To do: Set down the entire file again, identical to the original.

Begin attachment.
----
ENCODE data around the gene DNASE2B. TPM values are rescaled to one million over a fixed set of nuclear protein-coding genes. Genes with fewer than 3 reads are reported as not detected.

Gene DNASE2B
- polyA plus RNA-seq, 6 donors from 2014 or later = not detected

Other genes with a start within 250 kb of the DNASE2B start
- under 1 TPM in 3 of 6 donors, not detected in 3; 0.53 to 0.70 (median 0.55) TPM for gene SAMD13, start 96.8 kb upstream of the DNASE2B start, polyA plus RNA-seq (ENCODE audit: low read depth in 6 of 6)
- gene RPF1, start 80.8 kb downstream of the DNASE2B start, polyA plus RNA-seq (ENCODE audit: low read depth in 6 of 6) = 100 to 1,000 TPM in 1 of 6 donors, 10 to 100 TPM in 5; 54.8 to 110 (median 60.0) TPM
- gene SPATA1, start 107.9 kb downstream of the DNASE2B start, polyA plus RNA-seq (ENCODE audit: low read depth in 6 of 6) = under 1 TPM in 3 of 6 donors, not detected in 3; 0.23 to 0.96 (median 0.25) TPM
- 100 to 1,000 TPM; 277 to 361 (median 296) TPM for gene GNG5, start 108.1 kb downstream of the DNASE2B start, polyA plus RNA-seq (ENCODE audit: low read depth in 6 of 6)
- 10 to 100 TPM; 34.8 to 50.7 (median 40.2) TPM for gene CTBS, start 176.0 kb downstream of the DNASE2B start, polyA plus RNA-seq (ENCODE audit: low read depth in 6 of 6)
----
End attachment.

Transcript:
ENCODE data around the gene DNASE2B. TPM values are rescaled to one million over a fixed set of nuclear protein-coding genes. Genes with fewer than 3 reads are reported as not detected.

Gene DNASE2B
- polyA plus RNA-seq, 6 donors from 2014 or later = not detected

Other genes with a start within 250 kb of the DNASE2B start
- under 1 TPM in 3 of 6 donors, not detected in 3; 0.53 to 0.70 (median 0.55) TPM for gene SAMD13, start 96.8 kb upstream of the DNASE2B start, polyA plus RNA-seq (ENCODE audit: low read depth in 6 of 6)
- gene RPF1, start 80.8 kb downstream of the DNASE2B start, polyA plus RNA-seq (ENCODE audit: low read depth in 6 of 6) = 100 to 1,000 TPM in 1 of 6 donors, 10 to 100 TPM in 5; 54.8 to 110 (median 60.0) TPM
- gene SPATA1, start 107.9 kb downstream of the DNASE2B start, polyA plus RNA-seq (ENCODE audit: low read depth in 6 of 6) = under 1 TPM in 3 of 6 donors, not detected in 3; 0.23 to 0.96 (median 0.25) TPM
- 100 to 1,000 TPM; 277 to 361 (median 296) TPM for gene GNG5, start 108.1 kb downstream of the DNASE2B start, polyA plus RNA-seq (ENCODE audit: low read depth in 6 of 6)
- 10 to 100 TPM; 34.8 to 50.7 (median 40.2) TPM for gene CTBS, start 176.0 kb downstream of the DNASE2B start, polyA plus RNA-seq (ENCODE audit: low read depth in 6 of 6)